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I need to send authorization request using basic auth. I have successfully implemented this using jquery. However when I get 401 error basic auth browser popup is opened and jquery ajax error callback is not called.

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6 Answers 6

I was facing this issue recently, too. Since you can't change the browser's default behavior of showing the popup in case of a 401 (basic or digest authentication), there are two ways to fix this:

  • Change the server response to not return 401. Return a 200 code instead and handle this in your JQuery client.
  • Change the method that you're using for authorization to a custom value in your header. Browsers will display the popup for Basic and Digest. You have to change this on both the client and the server.

    headers : { "Authorization" : "BasicCustom" }

Please also take a lookg at this for an example of using JQuery with Basic Auth.

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WWW-Authenticate:xBasic realm=com.example can do it, together with classic 401 status code. this blog post showed me the hint ( I am not the owner of the blog )loudvchar.blogspot.ca/2010/11/… –  P.M Dec 13 '12 at 2:26
@P.M, the blog's answer is a perfect solution. Note that if using <security:http-basic/> you do not need to define basicAuthenticationFilter but should define it as <security:http-basic entry-point-ref="myBasicAuthenticationEntryPoint"/>. –  Brett Ryan Jul 17 '13 at 6:32

Return a generic 400 status code, and then process that client-side.

Or you can keep the 401, and not return the WWW-Authenticate header, which is really what the browser is responding to with the authentication popup. If the WWW-Authenticate header is missing, then the browser won't prompt for credentials.

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This is not in line with the spec of tools.ietf.org/html/rfc2617: "The 401 (Unauthorized) response message is used by an origin server to challenge the authorization of a user agent. This response MUST include a WWW-Authenticate header field containing at least one challenge applicable to the requested resource." –  Morten Haraldsen Jul 18 at 12:39

Alternatively, if you can customize your server response, you could return a 403 Forbidden.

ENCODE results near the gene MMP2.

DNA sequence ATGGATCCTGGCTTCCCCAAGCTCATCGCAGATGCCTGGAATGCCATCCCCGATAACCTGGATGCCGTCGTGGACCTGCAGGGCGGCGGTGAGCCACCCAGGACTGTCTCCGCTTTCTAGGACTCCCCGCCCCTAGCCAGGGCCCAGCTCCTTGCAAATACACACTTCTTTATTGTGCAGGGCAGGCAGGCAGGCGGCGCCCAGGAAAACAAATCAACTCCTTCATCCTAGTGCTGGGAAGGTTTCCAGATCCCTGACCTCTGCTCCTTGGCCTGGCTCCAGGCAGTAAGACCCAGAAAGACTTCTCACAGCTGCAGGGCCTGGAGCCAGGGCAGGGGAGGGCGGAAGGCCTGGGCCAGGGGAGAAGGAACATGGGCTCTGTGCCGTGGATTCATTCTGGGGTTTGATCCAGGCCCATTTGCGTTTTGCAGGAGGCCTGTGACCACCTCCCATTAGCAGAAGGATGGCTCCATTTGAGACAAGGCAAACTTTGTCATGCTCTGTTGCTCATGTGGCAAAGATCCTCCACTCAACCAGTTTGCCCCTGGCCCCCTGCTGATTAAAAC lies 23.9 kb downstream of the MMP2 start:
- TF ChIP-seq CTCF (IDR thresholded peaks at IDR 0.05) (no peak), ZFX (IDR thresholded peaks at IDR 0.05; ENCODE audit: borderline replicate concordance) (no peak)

The browser will not open the authentication popup and the jquery callback will be called.

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That goes against the HTTP 1.1 specification, where it is stated that "... Authorization will not help and request SHOULD NOT be repeated". –  Jukka Dahlbom Feb 27 '13 at 11:04
It is valid to receive 403 while being authenticated for resources you are not allowed access to, 401 should be sent where you have not yet been authenticated. –  Brett Ryan Jul 17 '13 at 6:21

If you're using an IIS Server, you could setup IIS URL Rewriting (v2) to rewrite the WWW-Authentication header to None on the requested URL.

Guide here: http://blogs.msdn.com/b/benjaminperkins/archive/2012/11/02/change-or-modify-a-response-header-value-using-url-rewrite.aspx

The value you want to change is response_www_authenticate.

If you need more info, add a comment and I'll post the web.config file.

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You can suppress basic auth popup with request url looking like this:


If you get 401 error (wrong username or password) it will be correctly handled with jquery error callback. It can cause some security issues (in case of http protocol instead of https), but it's works.

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Make an /login url, than accept "user" and "password" parameters via GET and don't require basic auth. Here, use php, node, java, whatever and parse your passwd file and match parameters (user/pass) against it. If there is a match then redirect to http://user:pass@domain.com/ (this will set credential on your browser) if not, send 401 response (without WWW-Authenticate header).

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